Norbury Park Nature Reserve is described by Surrey Wildlife Trust as a ‘working landscape’ which includes a sawmill and three farms. The prominent house at its centre (in private ownership) was built in 1774 and has had several famous owners and tenants, including Leopold Salomons, who donated Box Hill to the National Trust in 1914, and Dr Marie Stopes, the family planning pioneer.
Box Hill and Headley Heath are both owned by the National Trust, which has introduced special breeds of sheep and cattle to restore more of the downland to its original ‘unimproved’ condition; unfertilized land is richer in wild flowers. This diversity also supports many butterflies: 40 of the 58 British species have been found on Box Hill.
A long but pretty walk with gentle hills via a nice mixture of river valley, forest tracks, and many beautiful country houses.
Surrey TOCW Book 1, Walk 12 • Toughness: 6/10 • Length: 12 miles (21 km)
This is a lovely walk, one of my favourites. The North Downs Way, the Greensand Way, a secluded forested valley, (ruined) Waverley Abbey, remote woods, and historic Godalming which has nice pubs.
This walk starts and ends along the River Wey. It follows the start of the North Downs Way through a narrow forested valley. It passes close to the ruins of Waverley Abbey (English Heritage), and goes through woods to The Donkey, the suggested walker friendly lunchtime pub in Charleshill (booking advised).
After lunch, there are further sandy bridleways through woods before entering the open parklands of the Peper Harrow estate which has its own church and cricket pitch.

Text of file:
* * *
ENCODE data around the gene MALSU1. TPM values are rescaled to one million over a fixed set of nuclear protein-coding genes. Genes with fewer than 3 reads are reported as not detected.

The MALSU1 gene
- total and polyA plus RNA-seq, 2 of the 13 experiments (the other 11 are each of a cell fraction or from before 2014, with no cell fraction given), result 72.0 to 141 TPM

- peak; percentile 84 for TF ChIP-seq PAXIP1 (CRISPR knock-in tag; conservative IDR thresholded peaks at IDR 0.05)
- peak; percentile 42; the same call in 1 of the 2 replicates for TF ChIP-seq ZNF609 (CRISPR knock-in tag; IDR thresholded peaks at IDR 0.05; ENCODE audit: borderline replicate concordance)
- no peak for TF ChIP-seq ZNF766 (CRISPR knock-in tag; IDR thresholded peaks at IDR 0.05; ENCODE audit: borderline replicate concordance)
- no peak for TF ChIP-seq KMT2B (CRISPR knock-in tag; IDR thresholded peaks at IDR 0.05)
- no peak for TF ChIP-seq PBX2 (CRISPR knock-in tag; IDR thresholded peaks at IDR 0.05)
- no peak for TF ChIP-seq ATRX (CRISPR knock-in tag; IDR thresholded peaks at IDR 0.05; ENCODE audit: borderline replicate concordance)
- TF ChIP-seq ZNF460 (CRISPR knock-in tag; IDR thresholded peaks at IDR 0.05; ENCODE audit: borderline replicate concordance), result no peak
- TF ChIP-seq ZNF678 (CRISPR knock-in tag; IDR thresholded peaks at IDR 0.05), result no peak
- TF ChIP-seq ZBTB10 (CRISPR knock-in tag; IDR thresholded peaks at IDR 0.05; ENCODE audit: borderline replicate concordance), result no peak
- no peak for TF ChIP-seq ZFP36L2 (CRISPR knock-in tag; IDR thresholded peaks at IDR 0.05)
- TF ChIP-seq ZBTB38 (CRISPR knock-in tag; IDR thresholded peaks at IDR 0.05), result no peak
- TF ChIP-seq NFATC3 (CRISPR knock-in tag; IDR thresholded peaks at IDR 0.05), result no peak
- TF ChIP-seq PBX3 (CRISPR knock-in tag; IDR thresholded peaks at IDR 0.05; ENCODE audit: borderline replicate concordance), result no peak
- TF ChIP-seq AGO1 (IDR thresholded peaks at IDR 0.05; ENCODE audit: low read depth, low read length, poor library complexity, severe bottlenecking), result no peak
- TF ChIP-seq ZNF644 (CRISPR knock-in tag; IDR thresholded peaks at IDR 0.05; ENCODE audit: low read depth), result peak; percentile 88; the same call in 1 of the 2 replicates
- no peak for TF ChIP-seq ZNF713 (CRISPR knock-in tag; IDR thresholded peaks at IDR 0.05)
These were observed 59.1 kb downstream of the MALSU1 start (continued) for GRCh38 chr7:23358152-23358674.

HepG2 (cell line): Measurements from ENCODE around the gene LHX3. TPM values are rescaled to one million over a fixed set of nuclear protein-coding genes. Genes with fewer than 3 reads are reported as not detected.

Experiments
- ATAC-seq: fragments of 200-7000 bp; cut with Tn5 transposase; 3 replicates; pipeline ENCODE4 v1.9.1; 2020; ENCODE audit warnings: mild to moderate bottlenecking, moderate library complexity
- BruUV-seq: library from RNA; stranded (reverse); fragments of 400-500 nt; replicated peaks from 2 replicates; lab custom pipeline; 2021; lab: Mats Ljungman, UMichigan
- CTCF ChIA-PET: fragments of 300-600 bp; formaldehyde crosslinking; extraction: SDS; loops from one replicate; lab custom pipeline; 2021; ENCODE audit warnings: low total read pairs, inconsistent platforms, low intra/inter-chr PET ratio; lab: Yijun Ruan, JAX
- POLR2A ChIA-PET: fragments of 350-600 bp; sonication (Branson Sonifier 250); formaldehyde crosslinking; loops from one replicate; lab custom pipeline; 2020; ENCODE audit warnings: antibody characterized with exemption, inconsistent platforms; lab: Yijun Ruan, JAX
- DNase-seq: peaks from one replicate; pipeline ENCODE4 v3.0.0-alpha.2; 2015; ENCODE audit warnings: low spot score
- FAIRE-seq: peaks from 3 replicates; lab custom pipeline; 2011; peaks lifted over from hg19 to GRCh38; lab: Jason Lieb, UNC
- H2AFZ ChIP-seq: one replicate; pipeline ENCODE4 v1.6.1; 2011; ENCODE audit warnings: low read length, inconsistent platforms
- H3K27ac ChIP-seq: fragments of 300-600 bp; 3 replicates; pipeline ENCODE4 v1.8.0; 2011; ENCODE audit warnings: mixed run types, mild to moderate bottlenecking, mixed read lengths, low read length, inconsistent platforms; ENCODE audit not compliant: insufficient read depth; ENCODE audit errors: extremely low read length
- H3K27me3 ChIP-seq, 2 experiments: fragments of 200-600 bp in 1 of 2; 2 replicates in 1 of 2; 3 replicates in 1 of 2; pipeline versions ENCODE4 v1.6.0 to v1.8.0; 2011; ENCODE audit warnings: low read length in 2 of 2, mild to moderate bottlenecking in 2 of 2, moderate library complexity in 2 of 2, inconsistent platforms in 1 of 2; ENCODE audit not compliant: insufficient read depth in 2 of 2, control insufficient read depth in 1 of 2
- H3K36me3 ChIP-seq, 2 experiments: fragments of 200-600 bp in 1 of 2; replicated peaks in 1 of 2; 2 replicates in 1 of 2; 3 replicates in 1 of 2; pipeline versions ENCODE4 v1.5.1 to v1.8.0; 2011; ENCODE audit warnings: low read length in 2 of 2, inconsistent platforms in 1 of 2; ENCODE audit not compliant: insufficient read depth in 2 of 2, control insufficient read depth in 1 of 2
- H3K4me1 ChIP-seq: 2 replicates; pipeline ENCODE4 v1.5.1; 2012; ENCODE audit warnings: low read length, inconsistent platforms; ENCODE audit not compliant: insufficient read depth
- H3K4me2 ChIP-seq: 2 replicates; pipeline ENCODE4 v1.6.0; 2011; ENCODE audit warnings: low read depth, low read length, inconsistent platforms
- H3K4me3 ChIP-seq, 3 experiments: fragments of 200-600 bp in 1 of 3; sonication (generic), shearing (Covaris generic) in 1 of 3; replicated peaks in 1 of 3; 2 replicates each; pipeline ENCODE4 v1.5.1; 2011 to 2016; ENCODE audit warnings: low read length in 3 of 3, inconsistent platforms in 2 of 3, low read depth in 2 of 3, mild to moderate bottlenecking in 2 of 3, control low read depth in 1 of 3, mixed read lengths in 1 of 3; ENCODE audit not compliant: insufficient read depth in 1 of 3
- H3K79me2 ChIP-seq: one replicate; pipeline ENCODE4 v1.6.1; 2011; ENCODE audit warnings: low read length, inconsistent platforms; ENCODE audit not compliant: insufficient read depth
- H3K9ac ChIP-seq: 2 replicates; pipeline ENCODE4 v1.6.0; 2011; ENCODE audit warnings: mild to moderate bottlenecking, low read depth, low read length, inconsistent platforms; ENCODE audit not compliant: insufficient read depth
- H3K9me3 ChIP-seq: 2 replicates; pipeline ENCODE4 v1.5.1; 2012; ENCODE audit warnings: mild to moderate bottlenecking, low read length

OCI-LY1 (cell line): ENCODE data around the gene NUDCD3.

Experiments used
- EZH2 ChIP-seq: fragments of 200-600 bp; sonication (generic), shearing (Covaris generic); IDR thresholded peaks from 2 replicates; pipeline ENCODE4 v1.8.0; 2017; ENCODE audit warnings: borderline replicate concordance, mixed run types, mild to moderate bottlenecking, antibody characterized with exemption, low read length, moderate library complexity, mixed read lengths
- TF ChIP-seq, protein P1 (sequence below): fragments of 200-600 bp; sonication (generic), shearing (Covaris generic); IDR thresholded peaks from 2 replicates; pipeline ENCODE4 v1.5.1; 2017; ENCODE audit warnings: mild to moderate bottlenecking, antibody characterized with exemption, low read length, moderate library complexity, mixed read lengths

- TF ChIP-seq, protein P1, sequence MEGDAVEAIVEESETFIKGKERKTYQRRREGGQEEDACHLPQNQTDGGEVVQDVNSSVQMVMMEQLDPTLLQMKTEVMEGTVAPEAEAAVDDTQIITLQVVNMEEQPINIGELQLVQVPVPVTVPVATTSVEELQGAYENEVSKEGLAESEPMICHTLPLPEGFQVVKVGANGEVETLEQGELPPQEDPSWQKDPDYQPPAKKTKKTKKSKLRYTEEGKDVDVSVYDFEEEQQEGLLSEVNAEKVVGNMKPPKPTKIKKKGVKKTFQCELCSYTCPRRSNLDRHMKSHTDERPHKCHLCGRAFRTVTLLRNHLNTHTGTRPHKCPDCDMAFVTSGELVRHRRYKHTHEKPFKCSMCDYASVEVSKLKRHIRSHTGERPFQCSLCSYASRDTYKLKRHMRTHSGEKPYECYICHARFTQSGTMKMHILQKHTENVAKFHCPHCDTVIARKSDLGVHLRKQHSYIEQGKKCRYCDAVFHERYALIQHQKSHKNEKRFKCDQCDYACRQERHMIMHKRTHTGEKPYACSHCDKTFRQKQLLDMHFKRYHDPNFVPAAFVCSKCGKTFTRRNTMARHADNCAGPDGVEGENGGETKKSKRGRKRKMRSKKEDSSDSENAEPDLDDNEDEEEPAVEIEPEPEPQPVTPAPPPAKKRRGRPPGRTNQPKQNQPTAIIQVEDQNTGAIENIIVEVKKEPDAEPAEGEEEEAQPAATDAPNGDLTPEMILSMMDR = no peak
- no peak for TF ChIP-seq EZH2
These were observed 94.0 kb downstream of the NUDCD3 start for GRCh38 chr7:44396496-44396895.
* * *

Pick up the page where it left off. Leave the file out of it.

Then along a narrow wooded valley beside the River Wey to tea in Godalming's ancient centre.
Chantries Hill and the North Downs Way to St Marthas Church (viewpoint). Albery for lunch, returning via mixed woods and the tranquil Wey navigation to Guildford.
Surrey SWC Walk 57 • Toughness: 4/10 • Length: 12 miles (21 km)
The walk explores pleasantly hilly scenery in the Surrey Hills Area of Outstanding Natural Beauty. It starts on the tranquil River Wey Navigation, briefly follows the North Downs Way, and then veers off up to climb the wooded Chantries Hill for fine escarpment views at the top. The hill has extensive bluebell woods in late April/early May, and glorious golden beech colours in autumn. You then rejoin the North Downs Way to climb to the hilltop church of St Martha’s, and descend from the escarpment to lunch in the pretty village of Albury.